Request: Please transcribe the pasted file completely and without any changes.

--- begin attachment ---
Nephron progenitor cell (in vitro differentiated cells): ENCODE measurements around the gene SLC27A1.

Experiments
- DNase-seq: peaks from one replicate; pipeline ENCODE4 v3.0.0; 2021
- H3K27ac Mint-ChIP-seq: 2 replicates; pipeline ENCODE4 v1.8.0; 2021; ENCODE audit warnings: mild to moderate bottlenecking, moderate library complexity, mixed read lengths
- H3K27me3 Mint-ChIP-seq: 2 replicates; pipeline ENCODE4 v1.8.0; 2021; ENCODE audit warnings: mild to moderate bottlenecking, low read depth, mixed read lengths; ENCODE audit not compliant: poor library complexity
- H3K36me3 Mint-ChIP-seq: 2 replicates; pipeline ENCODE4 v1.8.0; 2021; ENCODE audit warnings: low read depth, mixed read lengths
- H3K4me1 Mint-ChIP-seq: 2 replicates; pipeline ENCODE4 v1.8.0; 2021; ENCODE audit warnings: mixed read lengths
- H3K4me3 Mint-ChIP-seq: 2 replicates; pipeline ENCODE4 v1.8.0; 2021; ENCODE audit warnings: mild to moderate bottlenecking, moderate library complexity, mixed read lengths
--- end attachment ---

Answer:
Nephron progenitor cell (in vitro differentiated cells): ENCODE measurements around the gene SLC27A1.

Experiments
- DNase-seq: peaks from one replicate; pipeline ENCODE4 v3.0.0; 2021
- H3K27ac Mint-ChIP-seq: 2 replicates; pipeline ENCODE4 v1.8.0; 2021; ENCODE audit warnings: mild to moderate bottlenecking, moderate library complexity, mixed read lengths
- H3K27me3 Mint-ChIP-seq: 2 replicates; pipeline ENCODE4 v1.8.0; 2021; ENCODE audit warnings: mild to moderate bottlenecking, low read depth, mixed read lengths; ENCODE audit not compliant: poor library complexity
- H3K36me3 Mint-ChIP-seq: 2 replicates; pipeline ENCODE4 v1.8.0; 2021; ENCODE audit warnings: low read depth, mixed read lengths
- H3K4me1 Mint-ChIP-seq: 2 replicates; pipeline ENCODE4 v1.8.0; 2021; ENCODE audit warnings: mixed read lengths
- H3K4me3 Mint-ChIP-seq: 2 replicates; pipeline ENCODE4 v1.8.0; 2021; ENCODE audit warnings: mild to moderate bottlenecking, moderate library complexity, mixed read lengths